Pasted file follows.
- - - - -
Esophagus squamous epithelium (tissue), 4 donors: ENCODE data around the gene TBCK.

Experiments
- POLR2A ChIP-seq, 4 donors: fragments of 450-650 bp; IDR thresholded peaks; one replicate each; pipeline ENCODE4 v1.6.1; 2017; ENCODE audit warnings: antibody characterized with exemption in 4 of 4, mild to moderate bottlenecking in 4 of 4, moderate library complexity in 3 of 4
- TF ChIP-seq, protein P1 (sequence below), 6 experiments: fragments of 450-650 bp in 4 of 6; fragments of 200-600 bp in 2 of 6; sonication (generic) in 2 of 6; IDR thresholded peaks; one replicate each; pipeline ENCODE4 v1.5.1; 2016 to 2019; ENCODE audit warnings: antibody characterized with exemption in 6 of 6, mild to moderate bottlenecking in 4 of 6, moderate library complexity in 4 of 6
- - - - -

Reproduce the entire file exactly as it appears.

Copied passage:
Esophagus squamous epithelium (tissue), 4 donors: ENCODE data around the gene TBCK.

Experiments
- POLR2A ChIP-seq, 4 donors: fragments of 450-650 bp; IDR thresholded peaks; one replicate each; pipeline ENCODE4 v1.6.1; 2017; ENCODE audit warnings: antibody characterized with exemption in 4 of 4, mild to moderate bottlenecking in 4 of 4, moderate library complexity in 3 of 4
- TF ChIP-seq, protein P1 (sequence below), 6 experiments: fragments of 450-650 bp in 4 of 6; fragments of 200-600 bp in 2 of 6; sonication (generic) in 2 of 6; IDR thresholded peaks; one replicate each; pipeline ENCODE4 v1.5.1; 2016 to 2019; ENCODE audit warnings: antibody characterized with exemption in 6 of 6, mild to moderate bottlenecking in 4 of 6, moderate library complexity in 4 of 6